Amsler is passionate about a place where penguins outnumber people

maggie square insideMaggie AmslerIn Antarctica, the ice stretches frozen and glittering, cold and formidable, over the bottom of the world. Where it allows, divers travel by inflatable boat to a natural entry point; where it doesn’t, they slip into the water, below freezing even in the summer months, through manmade holes chiseled by chainsaws.

There are no cities or towns or ancient manmade structures. Antarctica has no indigenous human population. Only about 1 percent of its land is exposed, the rest covered by a thick skin of snow and ice. It is home to seals and penguins and Antarctic petrels, a bird named for St. Peter, whose faith let him walk on water, because they run on top of the water as they take flight. The continent has only two species of flowering plant.

“Even a bad day here becomes instantly incredible with a look or walk outside.”

But to Maggie Amsler, the continent also is intensely beautiful, despite its remoteness and constant cold. And Amsler would know — the benthic ecologist has trekked to the ice as a researcher 27 times in 35 years, studying everything from its krill population to the effects of ocean acidification on calcifying organisms. She is there now with a team from UAB on a 16-week expedition as a research associate at Palmer Station on Anvers Island, a U.S. Antarctic research center that clings to the northwest edge of the continent.

Many look and see the things that are not in this icy wilderness. But Amsler sees the footprints of her mentor, the arc of her career, a map dot with her name, a sometimes-home for a quasi-family, the future of the planet — and its magic.

“A simple act like traversing the walkway between buildings might include unique lighting on the glacier, a rare glimpse of nacreous clouds or a wayward emperor penguin,” Amsler said. “Even a bad day here becomes instantly incredible with a look or walk outside.”

“I thought in 1992, when I ‘retired,’ that I would never return to Palmer or Antarctica. Little did I know what the future would bring.”

A change of plans

In her 20s, Maggie Amsler dreamed of the Caribbean. She dove weekly as a volunteer at Chicago’s Shedd Aquarium coral reef tank, which at 90,000 gallons was then the world’s largest.

She said her career in Antarctica was chosen for her — with “no regrets,” she’s sure to add — by her advisor, mentor, renowned biologist and DePaul University Professor Mary Alice McWhinnie, Ph.D.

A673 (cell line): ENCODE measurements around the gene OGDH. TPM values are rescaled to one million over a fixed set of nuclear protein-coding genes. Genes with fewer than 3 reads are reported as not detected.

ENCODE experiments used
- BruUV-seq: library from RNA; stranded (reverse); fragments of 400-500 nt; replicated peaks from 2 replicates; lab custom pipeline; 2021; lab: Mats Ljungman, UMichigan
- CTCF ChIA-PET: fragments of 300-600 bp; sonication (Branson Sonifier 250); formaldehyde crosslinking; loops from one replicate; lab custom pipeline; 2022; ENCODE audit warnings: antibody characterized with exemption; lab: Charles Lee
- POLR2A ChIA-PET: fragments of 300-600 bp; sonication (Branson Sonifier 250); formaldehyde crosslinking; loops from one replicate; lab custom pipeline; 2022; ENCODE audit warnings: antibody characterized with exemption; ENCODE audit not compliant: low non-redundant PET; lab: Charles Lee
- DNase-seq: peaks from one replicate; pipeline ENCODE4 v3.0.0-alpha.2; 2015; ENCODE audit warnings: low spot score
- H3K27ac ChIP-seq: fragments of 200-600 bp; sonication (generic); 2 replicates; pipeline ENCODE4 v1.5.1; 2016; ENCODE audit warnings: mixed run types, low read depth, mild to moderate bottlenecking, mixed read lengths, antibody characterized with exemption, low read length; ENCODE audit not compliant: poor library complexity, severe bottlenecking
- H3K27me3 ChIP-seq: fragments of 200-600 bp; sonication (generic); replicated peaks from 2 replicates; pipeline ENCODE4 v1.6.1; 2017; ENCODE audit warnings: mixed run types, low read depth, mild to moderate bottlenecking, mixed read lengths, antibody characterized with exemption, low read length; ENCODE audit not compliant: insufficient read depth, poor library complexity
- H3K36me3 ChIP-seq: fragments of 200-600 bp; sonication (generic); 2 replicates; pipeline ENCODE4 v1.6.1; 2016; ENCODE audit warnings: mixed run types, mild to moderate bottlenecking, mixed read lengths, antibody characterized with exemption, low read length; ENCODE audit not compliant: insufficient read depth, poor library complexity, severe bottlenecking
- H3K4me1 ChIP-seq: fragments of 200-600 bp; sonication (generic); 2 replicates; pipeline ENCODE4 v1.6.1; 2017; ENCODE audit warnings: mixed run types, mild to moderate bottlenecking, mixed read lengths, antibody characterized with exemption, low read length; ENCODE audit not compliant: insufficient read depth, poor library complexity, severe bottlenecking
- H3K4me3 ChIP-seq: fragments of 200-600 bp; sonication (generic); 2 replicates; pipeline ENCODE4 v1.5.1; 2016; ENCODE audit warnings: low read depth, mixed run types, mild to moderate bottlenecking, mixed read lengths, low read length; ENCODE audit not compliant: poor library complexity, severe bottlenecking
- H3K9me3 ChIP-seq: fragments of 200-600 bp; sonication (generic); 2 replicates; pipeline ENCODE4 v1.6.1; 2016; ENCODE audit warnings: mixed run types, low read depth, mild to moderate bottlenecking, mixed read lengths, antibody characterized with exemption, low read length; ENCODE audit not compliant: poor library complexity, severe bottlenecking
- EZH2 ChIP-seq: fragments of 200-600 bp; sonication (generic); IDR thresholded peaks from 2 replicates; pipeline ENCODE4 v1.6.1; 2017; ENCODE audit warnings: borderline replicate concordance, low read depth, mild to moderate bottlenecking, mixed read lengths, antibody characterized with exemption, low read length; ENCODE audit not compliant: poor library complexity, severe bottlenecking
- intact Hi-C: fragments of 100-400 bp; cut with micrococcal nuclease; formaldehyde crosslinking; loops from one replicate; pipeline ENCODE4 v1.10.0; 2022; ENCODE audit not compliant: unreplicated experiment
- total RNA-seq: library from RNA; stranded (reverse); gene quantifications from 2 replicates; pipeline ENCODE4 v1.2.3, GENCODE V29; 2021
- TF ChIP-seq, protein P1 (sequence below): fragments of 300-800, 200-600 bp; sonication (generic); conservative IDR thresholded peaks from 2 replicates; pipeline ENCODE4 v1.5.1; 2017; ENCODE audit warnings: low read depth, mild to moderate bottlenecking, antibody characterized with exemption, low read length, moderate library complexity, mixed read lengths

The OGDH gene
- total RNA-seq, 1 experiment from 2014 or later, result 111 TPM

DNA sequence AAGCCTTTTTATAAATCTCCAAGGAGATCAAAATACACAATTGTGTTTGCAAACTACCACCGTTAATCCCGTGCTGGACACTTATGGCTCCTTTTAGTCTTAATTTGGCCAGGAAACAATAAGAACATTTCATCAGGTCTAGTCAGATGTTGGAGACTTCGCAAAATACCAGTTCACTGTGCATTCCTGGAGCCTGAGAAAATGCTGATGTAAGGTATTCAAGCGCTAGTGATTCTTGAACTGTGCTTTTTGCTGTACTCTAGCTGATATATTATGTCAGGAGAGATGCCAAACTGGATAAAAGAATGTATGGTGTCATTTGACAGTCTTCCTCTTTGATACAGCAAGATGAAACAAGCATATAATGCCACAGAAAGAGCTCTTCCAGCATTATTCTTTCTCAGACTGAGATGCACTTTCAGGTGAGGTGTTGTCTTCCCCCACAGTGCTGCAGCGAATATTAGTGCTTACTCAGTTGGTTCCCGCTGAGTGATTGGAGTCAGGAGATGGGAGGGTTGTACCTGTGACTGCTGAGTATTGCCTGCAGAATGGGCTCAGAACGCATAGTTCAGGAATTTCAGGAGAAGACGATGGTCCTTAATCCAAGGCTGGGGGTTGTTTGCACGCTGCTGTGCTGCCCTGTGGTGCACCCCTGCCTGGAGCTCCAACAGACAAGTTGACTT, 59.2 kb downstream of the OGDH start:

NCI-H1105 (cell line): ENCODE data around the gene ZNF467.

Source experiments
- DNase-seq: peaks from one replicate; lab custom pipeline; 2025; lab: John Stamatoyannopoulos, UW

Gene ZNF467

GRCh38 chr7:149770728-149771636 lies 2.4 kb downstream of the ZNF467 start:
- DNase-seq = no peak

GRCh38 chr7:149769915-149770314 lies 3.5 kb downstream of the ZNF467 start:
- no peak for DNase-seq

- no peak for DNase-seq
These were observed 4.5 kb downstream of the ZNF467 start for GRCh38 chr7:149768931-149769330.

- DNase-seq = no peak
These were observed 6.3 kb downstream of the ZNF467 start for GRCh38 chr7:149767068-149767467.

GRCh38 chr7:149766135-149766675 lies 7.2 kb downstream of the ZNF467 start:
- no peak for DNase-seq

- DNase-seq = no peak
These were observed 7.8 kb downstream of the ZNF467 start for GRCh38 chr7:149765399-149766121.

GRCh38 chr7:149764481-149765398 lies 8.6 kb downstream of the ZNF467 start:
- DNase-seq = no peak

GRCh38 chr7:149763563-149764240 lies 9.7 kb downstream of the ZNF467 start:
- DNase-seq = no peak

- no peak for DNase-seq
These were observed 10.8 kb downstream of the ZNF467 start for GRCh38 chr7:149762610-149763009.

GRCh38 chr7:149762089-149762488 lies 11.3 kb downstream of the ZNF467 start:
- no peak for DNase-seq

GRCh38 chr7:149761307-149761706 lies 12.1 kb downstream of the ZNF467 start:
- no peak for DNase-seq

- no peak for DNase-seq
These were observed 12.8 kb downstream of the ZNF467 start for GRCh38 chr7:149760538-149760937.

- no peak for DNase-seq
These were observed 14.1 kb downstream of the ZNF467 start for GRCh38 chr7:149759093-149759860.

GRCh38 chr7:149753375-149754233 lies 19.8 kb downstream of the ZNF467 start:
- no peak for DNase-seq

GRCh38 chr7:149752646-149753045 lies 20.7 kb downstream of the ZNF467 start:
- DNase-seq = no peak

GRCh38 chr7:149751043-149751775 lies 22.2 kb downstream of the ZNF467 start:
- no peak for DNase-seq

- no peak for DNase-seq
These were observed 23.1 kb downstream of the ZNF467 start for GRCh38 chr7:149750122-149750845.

In 1974, McWhinnie became the first woman chief scientist at McMurdo Station, situated on the south tip of Ross Island on the continent’s northeast coast. That season, she and Sister Mary Odile Cahoon, an American Benedictine nun who also was among the first women researchers in Antarctica, were the first women to winter on the continent. McWhinnie also conducted research at Palmer Station, and the lab there is named for her.

maggine in lab insideAmsler working in the aquarium at Palmer StationWhile studying marine biology at DePaul, Amsler accompanied McWhinnie’s team to Palmer Station. She didn’t know it at the time, she says, but she was unwittingly changing the course of her career.

“I knew long before college I wanted to pursue a career in marine biology, but polar marine biology was surely not on my radar until Dr. [McWhinnie] was assigned as my advisor,” Amsler said. “I never would have imagined that what I thought was a one-off season on the ice would turn into not only a career, but a passion.”

Building a career

After graduating from DePaul and earning her master’s degree at the University of North Carolina at Wilmington, Amsler relocated to the University of California Santa Barbara with her husband and fellow researcher Chuck Amsler, Ph.D., now a UAB professor and Antarctic researcher.

During her first 12 trips to the continent, Amsler’s research mirrored her mentor’s: She studied krill, a small, cold-water relative of the crayfish and the basis of the Antarctic oceanic food web.

Amsler had her own firsts in Antarctica: In 1985, she was aboard the icebreaker research vessel Polar Duke on the first winter cruise along the peninsula while working with researchers from UC Santa Barbara.

“I never would have imagined that what I thought was a one-off season on the ice would turn into not only a career, but a passion.”

Amsler retired from what she calls her “krill career” in 1992 to put down roots with her husband in Alabama, who joined UAB in 1994. She began working at UAB in 1996, and in 2001 she was back in Antarctica with a research team.

“I thought in 1992, when I ‘retired,’ that I would never return to Palmer or Antarctica,” Amsler said. “Little did I know what the future would bring.”

Since that 2001 trip, she and her husband, along with Jim McClintock, Ph.D., Endowed University Professor of Polar and Marine Biology, have studied the chemical defenses of marine plants and animals, the effects of ocean acidification on calcifying organisms and the movement of deep-sea crabs into shallow waters as a consequence of ocean warming.

In 2007, she and Chuck were honored by the U.S. Board of Geographic names with the designation of Amsler Island, located about half a mile from Palmer Station. In 2017, Amsler sailed on one of the first cruises using submarines to document seafloor communities in Antarctica, and it’s likely she was the first woman ever to make a submersible dive there.